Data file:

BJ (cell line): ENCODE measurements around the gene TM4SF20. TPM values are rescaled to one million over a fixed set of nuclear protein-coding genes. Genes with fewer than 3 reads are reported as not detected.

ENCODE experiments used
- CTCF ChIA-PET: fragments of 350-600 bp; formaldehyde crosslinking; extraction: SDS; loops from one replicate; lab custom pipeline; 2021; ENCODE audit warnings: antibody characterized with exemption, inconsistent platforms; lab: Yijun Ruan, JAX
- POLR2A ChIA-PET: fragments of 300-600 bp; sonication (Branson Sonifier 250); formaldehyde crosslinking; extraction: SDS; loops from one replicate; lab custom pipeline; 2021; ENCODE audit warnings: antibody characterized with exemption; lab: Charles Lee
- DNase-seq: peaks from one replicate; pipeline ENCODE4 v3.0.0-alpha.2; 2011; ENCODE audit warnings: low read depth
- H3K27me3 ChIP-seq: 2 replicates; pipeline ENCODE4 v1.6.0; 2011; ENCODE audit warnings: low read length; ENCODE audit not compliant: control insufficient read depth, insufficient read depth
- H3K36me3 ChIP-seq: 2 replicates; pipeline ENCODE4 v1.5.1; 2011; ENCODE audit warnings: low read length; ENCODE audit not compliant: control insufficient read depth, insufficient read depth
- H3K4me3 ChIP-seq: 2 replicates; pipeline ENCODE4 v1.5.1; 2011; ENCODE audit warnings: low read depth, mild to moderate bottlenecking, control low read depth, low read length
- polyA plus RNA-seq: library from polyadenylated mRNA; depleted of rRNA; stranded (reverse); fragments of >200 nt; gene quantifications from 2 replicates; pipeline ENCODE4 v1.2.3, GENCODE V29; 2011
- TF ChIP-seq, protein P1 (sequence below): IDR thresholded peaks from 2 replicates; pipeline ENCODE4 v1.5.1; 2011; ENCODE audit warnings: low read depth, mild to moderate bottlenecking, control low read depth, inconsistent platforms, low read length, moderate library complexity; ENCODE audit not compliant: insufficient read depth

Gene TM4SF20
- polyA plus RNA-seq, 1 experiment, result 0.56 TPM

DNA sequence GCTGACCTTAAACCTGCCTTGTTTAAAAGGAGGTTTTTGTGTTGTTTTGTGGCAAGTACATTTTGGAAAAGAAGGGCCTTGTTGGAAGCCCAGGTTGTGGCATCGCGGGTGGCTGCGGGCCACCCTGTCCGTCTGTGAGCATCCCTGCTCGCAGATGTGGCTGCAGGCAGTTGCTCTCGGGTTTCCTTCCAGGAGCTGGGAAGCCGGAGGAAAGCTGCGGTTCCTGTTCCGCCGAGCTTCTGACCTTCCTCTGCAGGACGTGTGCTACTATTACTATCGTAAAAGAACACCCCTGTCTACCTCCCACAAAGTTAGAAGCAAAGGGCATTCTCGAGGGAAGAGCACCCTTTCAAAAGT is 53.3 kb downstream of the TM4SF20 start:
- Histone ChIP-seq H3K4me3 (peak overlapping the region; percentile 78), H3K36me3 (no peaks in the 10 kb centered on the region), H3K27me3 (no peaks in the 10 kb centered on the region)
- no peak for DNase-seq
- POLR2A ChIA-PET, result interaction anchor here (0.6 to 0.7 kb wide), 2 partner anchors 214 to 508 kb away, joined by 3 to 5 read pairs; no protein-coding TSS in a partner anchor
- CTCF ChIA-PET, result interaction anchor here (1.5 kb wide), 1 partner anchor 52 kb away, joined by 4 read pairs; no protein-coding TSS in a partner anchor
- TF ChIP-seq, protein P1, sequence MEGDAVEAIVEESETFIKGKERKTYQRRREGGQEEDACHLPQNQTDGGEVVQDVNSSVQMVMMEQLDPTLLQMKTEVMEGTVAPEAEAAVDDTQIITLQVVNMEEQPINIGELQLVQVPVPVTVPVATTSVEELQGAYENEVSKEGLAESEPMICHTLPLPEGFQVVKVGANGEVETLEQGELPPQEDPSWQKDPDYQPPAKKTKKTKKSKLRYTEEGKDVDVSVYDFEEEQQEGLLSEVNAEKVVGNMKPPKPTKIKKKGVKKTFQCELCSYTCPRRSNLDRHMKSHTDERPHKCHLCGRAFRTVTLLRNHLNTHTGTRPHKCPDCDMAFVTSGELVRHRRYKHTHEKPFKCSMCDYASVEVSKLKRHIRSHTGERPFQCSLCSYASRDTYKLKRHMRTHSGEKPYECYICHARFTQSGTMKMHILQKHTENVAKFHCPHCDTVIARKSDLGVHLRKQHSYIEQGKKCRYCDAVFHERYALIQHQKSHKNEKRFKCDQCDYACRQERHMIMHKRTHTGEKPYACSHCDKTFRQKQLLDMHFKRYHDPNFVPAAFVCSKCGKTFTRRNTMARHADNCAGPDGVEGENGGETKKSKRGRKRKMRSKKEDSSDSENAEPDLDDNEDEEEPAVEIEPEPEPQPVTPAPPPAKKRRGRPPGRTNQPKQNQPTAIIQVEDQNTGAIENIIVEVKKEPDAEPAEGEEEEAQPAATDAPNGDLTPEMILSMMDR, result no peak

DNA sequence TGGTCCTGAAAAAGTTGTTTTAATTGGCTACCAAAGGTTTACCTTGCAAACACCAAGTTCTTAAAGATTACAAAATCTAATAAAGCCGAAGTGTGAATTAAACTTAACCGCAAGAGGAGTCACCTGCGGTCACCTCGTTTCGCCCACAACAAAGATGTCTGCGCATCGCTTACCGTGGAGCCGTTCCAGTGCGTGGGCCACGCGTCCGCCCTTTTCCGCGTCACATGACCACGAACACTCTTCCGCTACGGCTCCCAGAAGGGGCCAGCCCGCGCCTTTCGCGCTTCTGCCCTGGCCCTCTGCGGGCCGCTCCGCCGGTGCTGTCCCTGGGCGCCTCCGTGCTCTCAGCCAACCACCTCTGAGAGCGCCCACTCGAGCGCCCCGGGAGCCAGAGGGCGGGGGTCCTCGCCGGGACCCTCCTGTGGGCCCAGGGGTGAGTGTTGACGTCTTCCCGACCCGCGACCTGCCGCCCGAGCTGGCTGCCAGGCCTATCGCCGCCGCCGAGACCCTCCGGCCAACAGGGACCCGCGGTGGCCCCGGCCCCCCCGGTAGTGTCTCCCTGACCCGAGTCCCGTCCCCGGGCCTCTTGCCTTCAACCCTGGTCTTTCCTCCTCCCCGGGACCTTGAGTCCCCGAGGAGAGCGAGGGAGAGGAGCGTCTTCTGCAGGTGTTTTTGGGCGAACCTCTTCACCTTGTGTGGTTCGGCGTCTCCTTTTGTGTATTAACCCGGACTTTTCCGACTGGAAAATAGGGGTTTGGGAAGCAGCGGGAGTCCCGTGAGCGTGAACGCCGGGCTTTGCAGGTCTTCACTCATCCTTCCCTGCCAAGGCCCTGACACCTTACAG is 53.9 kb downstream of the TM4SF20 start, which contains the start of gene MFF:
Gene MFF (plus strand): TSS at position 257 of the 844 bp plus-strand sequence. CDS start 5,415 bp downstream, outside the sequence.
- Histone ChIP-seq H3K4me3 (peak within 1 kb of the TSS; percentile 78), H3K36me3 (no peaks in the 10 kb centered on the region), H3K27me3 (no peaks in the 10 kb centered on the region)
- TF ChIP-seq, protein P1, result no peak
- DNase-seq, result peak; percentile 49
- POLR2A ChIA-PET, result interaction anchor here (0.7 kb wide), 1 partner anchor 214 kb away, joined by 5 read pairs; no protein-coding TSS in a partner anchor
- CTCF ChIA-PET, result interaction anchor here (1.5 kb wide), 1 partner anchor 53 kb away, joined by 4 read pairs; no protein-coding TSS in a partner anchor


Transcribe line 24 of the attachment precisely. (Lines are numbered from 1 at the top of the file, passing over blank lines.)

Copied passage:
- POLR2A ChIA-PET, result interaction anchor here (0.7 kb wide), 1 partner anchor 214 kb away, joined by 5 read pairs; no protein-coding TSS in a partner anchor